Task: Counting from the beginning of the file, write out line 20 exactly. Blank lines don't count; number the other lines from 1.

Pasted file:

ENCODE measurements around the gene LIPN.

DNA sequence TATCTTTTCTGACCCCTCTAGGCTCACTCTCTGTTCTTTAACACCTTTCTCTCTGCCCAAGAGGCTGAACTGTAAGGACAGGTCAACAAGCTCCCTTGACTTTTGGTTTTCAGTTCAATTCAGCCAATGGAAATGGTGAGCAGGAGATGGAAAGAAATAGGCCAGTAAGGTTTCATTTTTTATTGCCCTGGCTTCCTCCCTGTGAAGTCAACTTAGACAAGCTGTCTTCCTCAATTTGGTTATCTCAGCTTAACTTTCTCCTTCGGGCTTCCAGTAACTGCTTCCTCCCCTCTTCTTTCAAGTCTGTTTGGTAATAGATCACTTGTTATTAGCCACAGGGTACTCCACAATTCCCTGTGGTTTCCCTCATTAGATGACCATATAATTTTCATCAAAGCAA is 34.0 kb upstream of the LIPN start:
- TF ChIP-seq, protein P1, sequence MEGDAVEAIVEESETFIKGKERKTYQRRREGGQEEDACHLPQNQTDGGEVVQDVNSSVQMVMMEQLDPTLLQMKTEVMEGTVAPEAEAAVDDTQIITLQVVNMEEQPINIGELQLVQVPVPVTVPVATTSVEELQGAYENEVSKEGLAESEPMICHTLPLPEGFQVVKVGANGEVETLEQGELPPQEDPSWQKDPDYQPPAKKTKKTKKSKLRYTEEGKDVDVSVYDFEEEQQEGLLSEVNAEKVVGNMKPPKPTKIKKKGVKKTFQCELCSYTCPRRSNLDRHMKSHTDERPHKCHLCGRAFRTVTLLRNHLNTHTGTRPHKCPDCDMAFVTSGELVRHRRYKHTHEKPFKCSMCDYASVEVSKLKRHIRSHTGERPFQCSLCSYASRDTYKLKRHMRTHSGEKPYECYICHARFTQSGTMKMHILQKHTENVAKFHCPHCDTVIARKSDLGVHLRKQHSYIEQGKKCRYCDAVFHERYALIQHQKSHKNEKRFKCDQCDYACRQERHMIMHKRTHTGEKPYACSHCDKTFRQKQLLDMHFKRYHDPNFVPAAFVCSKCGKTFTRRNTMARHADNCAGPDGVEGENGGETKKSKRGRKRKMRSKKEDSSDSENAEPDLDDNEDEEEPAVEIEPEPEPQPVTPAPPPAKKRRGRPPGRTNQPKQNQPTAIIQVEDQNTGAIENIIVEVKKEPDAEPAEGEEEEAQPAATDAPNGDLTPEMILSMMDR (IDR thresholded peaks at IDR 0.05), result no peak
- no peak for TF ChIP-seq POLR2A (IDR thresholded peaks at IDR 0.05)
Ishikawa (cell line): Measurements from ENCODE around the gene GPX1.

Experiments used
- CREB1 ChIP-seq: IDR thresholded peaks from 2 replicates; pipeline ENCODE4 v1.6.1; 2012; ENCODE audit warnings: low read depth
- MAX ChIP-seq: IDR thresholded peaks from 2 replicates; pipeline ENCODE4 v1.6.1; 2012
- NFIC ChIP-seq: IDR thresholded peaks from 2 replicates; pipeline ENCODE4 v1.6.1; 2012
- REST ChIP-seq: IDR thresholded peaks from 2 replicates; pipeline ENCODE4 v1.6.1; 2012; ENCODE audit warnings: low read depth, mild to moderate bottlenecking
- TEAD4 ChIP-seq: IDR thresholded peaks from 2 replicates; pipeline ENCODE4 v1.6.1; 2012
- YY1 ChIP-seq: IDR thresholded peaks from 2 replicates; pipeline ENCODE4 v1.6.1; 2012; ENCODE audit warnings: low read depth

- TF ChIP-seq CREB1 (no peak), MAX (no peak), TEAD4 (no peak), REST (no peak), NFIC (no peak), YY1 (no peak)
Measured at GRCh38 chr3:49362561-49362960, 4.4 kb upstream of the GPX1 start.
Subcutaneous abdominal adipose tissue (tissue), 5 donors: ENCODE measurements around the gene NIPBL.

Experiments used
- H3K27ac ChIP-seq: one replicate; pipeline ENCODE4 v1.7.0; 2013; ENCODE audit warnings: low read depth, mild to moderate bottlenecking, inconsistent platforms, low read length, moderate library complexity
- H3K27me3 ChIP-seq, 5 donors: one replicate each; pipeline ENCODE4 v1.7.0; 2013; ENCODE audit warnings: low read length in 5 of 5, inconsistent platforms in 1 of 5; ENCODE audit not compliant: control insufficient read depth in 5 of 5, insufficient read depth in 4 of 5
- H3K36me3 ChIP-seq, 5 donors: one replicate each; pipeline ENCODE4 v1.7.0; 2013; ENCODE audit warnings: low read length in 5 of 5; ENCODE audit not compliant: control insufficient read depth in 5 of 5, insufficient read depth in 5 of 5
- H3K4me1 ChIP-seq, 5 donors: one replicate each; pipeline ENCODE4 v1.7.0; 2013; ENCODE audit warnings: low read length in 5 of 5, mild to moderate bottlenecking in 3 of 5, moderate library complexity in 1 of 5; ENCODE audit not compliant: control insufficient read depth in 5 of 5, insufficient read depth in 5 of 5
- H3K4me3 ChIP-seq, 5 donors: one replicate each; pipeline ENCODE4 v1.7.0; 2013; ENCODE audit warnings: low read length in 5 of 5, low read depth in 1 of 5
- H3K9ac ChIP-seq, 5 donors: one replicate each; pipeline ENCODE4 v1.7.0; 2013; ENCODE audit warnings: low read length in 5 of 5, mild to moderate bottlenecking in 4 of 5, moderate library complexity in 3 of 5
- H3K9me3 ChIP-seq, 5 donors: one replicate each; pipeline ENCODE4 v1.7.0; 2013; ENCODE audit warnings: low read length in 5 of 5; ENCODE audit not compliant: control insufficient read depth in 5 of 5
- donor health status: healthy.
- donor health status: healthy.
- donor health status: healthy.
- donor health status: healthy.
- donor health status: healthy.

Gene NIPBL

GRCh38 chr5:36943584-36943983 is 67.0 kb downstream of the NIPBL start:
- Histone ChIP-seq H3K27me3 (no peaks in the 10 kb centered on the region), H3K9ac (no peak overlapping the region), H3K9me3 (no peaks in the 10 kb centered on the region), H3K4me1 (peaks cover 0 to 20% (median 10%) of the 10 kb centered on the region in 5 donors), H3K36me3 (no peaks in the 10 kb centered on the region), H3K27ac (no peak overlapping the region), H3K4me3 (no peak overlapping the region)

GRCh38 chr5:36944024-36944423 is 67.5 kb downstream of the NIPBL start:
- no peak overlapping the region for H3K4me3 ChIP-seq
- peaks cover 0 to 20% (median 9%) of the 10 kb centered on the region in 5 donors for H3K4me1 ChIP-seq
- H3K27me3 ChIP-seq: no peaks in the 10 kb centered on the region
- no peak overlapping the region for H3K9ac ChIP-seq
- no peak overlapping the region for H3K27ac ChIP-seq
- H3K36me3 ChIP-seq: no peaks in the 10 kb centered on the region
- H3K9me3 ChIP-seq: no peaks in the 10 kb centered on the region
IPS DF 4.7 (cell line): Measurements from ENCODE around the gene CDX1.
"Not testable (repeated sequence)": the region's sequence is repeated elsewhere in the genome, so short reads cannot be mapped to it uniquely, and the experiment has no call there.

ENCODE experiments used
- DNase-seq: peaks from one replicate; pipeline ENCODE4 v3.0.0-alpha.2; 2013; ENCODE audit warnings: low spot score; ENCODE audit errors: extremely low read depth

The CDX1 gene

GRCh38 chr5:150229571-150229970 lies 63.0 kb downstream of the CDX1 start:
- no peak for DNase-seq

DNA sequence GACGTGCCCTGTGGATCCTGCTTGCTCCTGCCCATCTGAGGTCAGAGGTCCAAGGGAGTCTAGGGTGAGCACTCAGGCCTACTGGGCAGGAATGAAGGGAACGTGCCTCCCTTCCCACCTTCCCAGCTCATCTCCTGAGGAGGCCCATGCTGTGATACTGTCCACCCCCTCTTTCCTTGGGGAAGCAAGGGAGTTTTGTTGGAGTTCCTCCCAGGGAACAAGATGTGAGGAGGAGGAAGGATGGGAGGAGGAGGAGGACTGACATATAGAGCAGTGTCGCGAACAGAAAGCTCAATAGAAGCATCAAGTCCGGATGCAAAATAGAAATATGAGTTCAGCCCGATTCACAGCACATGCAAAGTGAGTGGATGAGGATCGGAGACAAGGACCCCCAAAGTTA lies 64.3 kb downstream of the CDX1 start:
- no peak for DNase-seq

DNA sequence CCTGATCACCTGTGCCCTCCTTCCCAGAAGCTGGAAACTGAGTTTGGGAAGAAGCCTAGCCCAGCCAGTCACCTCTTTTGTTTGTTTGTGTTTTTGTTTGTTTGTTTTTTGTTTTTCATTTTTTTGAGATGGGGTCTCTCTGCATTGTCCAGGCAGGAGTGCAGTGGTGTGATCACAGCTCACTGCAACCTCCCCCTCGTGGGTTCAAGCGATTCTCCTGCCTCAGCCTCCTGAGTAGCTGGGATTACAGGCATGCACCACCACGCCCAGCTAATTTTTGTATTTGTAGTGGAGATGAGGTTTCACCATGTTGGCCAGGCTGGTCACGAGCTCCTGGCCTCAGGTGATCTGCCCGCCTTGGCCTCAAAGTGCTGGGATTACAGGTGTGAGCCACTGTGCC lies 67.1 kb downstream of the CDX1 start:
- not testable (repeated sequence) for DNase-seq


- H3K4me1 ChIP-seq, 5 donors: one replicate each; pipeline ENCODE4 v1.7.0; 2013; ENCODE audit warnings: low read length in 5 of 5, mild to moderate bottlenecking in 3 of 5, moderate library complexity in 1 of 5; ENCODE audit not compliant: control insufficient read depth in 5 of 5, insufficient read depth in 5 of 5